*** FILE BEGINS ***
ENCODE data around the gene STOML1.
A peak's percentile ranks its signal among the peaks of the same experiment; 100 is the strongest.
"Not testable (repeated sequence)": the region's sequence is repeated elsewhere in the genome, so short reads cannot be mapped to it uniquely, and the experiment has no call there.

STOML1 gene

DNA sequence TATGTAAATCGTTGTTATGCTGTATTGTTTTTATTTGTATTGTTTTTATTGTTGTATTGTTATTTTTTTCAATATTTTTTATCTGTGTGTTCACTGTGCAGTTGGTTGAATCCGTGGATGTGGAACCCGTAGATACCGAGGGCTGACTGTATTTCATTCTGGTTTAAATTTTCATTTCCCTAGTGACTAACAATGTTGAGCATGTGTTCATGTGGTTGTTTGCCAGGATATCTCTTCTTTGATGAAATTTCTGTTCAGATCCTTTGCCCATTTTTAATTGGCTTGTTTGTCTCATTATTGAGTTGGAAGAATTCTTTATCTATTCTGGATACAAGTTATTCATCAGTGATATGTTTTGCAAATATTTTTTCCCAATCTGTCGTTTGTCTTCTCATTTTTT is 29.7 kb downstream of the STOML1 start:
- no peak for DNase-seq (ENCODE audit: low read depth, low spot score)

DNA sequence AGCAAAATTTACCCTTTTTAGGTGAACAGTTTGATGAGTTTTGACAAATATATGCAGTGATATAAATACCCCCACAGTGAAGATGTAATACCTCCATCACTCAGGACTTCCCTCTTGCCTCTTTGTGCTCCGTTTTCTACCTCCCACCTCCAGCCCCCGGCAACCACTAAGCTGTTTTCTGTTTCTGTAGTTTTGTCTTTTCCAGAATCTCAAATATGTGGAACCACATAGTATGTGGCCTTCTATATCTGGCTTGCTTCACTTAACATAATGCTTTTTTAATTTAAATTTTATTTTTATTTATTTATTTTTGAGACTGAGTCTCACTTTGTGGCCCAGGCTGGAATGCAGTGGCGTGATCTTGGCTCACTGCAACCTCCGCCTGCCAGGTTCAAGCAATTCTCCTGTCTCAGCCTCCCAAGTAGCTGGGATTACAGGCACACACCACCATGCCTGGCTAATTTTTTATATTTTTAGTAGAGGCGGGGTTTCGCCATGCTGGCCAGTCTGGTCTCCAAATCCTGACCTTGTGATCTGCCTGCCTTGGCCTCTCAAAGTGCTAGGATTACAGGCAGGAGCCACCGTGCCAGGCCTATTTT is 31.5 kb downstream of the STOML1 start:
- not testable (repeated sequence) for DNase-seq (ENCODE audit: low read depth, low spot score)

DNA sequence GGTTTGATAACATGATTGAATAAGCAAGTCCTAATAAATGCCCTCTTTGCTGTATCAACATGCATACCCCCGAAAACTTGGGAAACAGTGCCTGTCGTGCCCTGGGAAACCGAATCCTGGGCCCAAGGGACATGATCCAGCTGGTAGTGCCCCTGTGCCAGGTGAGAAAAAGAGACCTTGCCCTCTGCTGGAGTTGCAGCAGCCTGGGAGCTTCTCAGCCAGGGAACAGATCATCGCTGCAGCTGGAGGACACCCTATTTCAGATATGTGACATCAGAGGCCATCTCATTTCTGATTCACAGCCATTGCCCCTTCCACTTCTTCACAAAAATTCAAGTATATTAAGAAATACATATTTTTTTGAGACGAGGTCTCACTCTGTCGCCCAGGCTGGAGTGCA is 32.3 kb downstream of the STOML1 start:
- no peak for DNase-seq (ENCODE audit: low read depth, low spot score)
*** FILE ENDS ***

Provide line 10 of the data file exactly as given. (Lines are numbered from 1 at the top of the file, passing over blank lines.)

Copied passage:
- no peak for DNase-seq (ENCODE audit: low read depth, low spot score)